It can be difficult as a parent to know what to do when your child starts acting stubborn. It seems ingrained in some children to be full of sass, and they do it to the best of their abilities. This leaves a lot of parents pulling out their hair, wondering what to do. How can you get your child to listen to you and work with you rather than do the opposite of whatever you say? Here are some things you can do to get your stubborn child to listen.
Stubborn or willful children are often more playful and interested by challenges and games. If they always want to play but never want to clean up their mess, you can turn it into a race to clean up. For example, if they threw their toys all over the place, challenge them to put away as many toys as they can in a designated timeframe. You can take this a step further by keeping a table on how well they’ve done, compare their time and score to past scores, and reward them when they beat an old record.
Use words which build up your child rather than tear them down. When a stubborn child hears statements such as “You will not play until you’ve cleaned your room,” they take it as a challenge. Instead, rephrase your statement to “As soon as you finish cleaning your room, we get to go play!”
This is an easy way to lessen the amount of resistance your child displays and also lets them feel as if they are being understood and you are listening. For example, ask simple things of your child, such as “Wow, what a pretty picture, you sure are having fun, aren’t you?” Follow it up with two more questions for a total of three yeses in a row.
If your child has difficulty going through routines such as bath time or bedtime, there are ways you can guide them into the next stage by giving them options. For example, if you are ready to end bath time, ask, “Do you want me to help dry you off or do you want to do it yourself?” If your child refuses and wants neither option, reply that was not one of the options. Children don’t like to hear the same thing repeated, and will hopefully relent. If not, take away the option and tell them you’ll try again tomorrow.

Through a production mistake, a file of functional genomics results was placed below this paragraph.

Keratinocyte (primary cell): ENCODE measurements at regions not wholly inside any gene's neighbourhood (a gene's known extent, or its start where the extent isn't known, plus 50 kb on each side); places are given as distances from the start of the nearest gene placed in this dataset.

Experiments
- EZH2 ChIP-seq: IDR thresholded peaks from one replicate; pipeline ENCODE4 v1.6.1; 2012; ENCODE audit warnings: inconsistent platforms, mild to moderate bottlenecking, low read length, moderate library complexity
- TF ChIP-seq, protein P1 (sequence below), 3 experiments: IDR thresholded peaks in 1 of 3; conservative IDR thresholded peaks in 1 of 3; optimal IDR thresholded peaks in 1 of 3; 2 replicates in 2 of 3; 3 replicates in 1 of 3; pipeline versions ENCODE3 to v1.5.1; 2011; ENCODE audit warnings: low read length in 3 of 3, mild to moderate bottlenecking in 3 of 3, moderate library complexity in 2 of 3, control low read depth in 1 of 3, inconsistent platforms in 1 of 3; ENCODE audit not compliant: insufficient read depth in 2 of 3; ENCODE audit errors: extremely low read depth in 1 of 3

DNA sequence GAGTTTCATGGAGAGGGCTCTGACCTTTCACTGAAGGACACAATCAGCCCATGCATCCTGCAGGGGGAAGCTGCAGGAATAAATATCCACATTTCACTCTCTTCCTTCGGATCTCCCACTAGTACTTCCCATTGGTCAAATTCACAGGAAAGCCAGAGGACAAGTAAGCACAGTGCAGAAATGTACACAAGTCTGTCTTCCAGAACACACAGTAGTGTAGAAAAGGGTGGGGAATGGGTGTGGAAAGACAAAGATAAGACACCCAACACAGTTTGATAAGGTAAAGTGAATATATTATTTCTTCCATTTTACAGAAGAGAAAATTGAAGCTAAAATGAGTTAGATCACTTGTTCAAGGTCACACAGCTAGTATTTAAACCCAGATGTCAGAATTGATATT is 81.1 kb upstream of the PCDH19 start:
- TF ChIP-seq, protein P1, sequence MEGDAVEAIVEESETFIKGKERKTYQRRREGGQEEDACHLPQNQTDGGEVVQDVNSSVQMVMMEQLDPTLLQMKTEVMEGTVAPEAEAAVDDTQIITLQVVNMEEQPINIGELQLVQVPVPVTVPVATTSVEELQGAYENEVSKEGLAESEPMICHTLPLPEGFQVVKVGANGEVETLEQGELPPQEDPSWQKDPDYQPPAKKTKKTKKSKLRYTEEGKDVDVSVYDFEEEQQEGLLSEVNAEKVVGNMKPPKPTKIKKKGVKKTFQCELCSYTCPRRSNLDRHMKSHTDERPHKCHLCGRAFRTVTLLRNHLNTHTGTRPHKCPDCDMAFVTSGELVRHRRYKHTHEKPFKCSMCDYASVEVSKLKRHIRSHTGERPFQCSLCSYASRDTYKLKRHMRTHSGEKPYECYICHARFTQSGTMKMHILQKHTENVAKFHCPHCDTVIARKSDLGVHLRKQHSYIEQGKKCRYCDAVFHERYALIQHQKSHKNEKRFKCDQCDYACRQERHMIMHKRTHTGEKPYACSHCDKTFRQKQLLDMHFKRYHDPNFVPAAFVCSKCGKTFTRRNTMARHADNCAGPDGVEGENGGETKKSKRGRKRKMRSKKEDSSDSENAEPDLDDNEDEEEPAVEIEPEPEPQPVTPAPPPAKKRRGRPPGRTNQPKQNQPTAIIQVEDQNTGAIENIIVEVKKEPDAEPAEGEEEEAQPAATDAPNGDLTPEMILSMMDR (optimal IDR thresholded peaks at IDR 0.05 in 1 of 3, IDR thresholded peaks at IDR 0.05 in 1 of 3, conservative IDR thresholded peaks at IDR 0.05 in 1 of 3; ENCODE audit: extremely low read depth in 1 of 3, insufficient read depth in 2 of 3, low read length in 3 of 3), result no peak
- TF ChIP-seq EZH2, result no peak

If you feel like you do more homework than your child does, there’s a problem. Before chastising your child and forcing them to do it by themselves, consider why they might be seeking your help for every problem. They could be feeling overwhelmed or unable to focus, which you can help by breaking their homework down into manageable portions. Let them do a few problems at a time, take a small break, and then continue with the work. Set a timer if your child has more difficult questions, perhaps allowing a 10-minute work period and then a short break to let them settle on what they’ve dealt with. Continue this until your child has completed their homework.
It can feel hopeless when you don’t know how to communicate with your child and get them to understand you have their best interest at heart. You’ll make it through this stage, and you and your child will have an even stronger bond, just give it time and patience.